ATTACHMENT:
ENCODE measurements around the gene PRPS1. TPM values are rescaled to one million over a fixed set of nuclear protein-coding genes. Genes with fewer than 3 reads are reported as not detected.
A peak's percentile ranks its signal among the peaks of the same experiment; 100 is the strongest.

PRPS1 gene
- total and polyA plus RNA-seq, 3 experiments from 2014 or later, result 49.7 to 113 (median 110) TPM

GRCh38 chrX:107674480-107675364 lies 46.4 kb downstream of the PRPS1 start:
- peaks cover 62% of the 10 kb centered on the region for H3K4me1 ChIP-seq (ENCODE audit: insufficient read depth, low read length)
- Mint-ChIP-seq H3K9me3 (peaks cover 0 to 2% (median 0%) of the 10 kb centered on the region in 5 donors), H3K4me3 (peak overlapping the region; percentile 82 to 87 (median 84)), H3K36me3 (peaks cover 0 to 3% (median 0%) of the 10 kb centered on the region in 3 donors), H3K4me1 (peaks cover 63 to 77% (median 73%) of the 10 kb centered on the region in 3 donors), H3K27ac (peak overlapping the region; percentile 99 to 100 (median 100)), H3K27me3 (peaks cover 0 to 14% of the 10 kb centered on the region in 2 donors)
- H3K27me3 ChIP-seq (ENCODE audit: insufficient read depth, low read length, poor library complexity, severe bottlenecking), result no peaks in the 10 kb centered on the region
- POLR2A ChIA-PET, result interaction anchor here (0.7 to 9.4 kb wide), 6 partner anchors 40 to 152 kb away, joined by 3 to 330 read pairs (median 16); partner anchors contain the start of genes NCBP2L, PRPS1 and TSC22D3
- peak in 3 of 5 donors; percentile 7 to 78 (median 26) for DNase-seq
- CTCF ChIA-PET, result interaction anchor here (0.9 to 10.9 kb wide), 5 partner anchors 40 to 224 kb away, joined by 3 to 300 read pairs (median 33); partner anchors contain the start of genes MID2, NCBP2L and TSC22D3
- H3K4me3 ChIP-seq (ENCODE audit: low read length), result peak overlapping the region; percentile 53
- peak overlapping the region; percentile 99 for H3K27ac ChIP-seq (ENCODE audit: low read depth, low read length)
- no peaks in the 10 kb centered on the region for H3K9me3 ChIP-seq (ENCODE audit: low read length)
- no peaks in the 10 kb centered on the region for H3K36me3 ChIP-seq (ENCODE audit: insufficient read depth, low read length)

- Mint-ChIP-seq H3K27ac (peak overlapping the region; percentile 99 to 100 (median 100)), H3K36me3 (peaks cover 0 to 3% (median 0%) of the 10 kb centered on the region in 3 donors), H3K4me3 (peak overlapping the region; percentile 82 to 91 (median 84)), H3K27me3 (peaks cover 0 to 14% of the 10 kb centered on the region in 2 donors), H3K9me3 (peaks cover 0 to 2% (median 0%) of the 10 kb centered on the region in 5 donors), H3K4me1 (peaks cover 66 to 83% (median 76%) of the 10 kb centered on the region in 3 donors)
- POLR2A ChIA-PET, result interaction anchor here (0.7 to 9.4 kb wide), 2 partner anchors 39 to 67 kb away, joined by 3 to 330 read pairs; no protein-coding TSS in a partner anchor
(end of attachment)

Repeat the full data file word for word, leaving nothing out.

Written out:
ENCODE measurements around the gene PRPS1. TPM values are rescaled to one million over a fixed set of nuclear protein-coding genes. Genes with fewer than 3 reads are reported as not detected.
A peak's percentile ranks its signal among the peaks of the same experiment; 100 is the strongest.

PRPS1 gene
- total and polyA plus RNA-seq, 3 experiments from 2014 or later, result 49.7 to 113 (median 110) TPM

GRCh38 chrX:107674480-107675364 lies 46.4 kb downstream of the PRPS1 start:
- peaks cover 62% of the 10 kb centered on the region for H3K4me1 ChIP-seq (ENCODE audit: insufficient read depth, low read length)
- Mint-ChIP-seq H3K9me3 (peaks cover 0 to 2% (median 0%) of the 10 kb centered on the region in 5 donors), H3K4me3 (peak overlapping the region; percentile 82 to 87 (median 84)), H3K36me3 (peaks cover 0 to 3% (median 0%) of the 10 kb centered on the region in 3 donors), H3K4me1 (peaks cover 63 to 77% (median 73%) of the 10 kb centered on the region in 3 donors), H3K27ac (peak overlapping the region; percentile 99 to 100 (median 100)), H3K27me3 (peaks cover 0 to 14% of the 10 kb centered on the region in 2 donors)
- H3K27me3 ChIP-seq (ENCODE audit: insufficient read depth, low read length, poor library complexity, severe bottlenecking), result no peaks in the 10 kb centered on the region
- POLR2A ChIA-PET, result interaction anchor here (0.7 to 9.4 kb wide), 6 partner anchors 40 to 152 kb away, joined by 3 to 330 read pairs (median 16); partner anchors contain the start of genes NCBP2L, PRPS1 and TSC22D3
- peak in 3 of 5 donors; percentile 7 to 78 (median 26) for DNase-seq
- CTCF ChIA-PET, result interaction anchor here (0.9 to 10.9 kb wide), 5 partner anchors 40 to 224 kb away, joined by 3 to 300 read pairs (median 33); partner anchors contain the start of genes MID2, NCBP2L and TSC22D3
- H3K4me3 ChIP-seq (ENCODE audit: low read length), result peak overlapping the region; percentile 53
- peak overlapping the region; percentile 99 for H3K27ac ChIP-seq (ENCODE audit: low read depth, low read length)
- no peaks in the 10 kb centered on the region for H3K9me3 ChIP-seq (ENCODE audit: low read length)
- no peaks in the 10 kb centered on the region for H3K36me3 ChIP-seq (ENCODE audit: insufficient read depth, low read length)

- Mint-ChIP-seq H3K27ac (peak overlapping the region; percentile 99 to 100 (median 100)), H3K36me3 (peaks cover 0 to 3% (median 0%) of the 10 kb centered on the region in 3 donors), H3K4me3 (peak overlapping the region; percentile 82 to 91 (median 84)), H3K27me3 (peaks cover 0 to 14% of the 10 kb centered on the region in 2 donors), H3K9me3 (peaks cover 0 to 2% (median 0%) of the 10 kb centered on the region in 5 donors), H3K4me1 (peaks cover 66 to 83% (median 76%) of the 10 kb centered on the region in 3 donors)
- POLR2A ChIA-PET, result interaction anchor here (0.7 to 9.4 kb wide), 2 partner anchors 39 to 67 kb away, joined by 3 to 330 read pairs; no protein-coding TSS in a partner anchor